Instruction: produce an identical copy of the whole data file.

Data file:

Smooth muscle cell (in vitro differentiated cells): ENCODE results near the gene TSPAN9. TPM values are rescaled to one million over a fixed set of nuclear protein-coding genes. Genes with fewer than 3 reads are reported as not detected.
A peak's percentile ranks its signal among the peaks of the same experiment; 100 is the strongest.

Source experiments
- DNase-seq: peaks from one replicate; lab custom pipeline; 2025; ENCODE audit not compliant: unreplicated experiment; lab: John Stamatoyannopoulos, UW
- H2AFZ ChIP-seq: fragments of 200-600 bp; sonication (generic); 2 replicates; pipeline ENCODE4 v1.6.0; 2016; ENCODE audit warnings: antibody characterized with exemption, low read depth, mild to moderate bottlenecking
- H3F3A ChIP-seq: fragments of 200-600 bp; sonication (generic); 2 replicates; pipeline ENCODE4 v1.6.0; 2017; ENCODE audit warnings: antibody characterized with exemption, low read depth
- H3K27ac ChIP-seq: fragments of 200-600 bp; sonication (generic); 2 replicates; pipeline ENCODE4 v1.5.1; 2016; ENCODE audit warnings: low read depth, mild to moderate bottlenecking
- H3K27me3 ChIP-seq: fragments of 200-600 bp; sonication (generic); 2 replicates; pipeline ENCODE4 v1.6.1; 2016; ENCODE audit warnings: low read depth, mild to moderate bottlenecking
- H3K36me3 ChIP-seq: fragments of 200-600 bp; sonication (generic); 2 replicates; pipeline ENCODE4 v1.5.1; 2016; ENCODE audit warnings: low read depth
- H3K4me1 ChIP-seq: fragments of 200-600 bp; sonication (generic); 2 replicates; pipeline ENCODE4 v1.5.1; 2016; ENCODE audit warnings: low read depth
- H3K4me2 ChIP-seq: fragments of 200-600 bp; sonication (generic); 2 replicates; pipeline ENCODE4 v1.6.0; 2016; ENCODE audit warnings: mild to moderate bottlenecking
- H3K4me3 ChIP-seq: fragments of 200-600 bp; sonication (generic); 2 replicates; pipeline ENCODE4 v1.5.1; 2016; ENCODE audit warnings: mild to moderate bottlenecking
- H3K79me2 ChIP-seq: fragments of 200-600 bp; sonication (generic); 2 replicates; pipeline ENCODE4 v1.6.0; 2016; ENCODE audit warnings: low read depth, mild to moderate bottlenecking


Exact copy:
Smooth muscle cell (in vitro differentiated cells): ENCODE results near the gene TSPAN9. TPM values are rescaled to one million over a fixed set of nuclear protein-coding genes. Genes with fewer than 3 reads are reported as not detected.
A peak's percentile ranks its signal among the peaks of the same experiment; 100 is the strongest.

Source experiments
- DNase-seq: peaks from one replicate; lab custom pipeline; 2025; ENCODE audit not compliant: unreplicated experiment; lab: John Stamatoyannopoulos, UW
- H2AFZ ChIP-seq: fragments of 200-600 bp; sonication (generic); 2 replicates; pipeline ENCODE4 v1.6.0; 2016; ENCODE audit warnings: antibody characterized with exemption, low read depth, mild to moderate bottlenecking
- H3F3A ChIP-seq: fragments of 200-600 bp; sonication (generic); 2 replicates; pipeline ENCODE4 v1.6.0; 2017; ENCODE audit warnings: antibody characterized with exemption, low read depth
- H3K27ac ChIP-seq: fragments of 200-600 bp; sonication (generic); 2 replicates; pipeline ENCODE4 v1.5.1; 2016; ENCODE audit warnings: low read depth, mild to moderate bottlenecking
- H3K27me3 ChIP-seq: fragments of 200-600 bp; sonication (generic); 2 replicates; pipeline ENCODE4 v1.6.1; 2016; ENCODE audit warnings: low read depth, mild to moderate bottlenecking
- H3K36me3 ChIP-seq: fragments of 200-600 bp; sonication (generic); 2 replicates; pipeline ENCODE4 v1.5.1; 2016; ENCODE audit warnings: low read depth
- H3K4me1 ChIP-seq: fragments of 200-600 bp; sonication (generic); 2 replicates; pipeline ENCODE4 v1.5.1; 2016; ENCODE audit warnings: low read depth
- H3K4me2 ChIP-seq: fragments of 200-600 bp; sonication (generic); 2 replicates; pipeline ENCODE4 v1.6.0; 2016; ENCODE audit warnings: mild to moderate bottlenecking
- H3K4me3 ChIP-seq: fragments of 200-600 bp; sonication (generic); 2 replicates; pipeline ENCODE4 v1.5.1; 2016; ENCODE audit warnings: mild to moderate bottlenecking
- H3K79me2 ChIP-seq: fragments of 200-600 bp; sonication (generic); 2 replicates; pipeline ENCODE4 v1.6.0; 2016; ENCODE audit warnings: low read depth, mild to moderate bottlenecking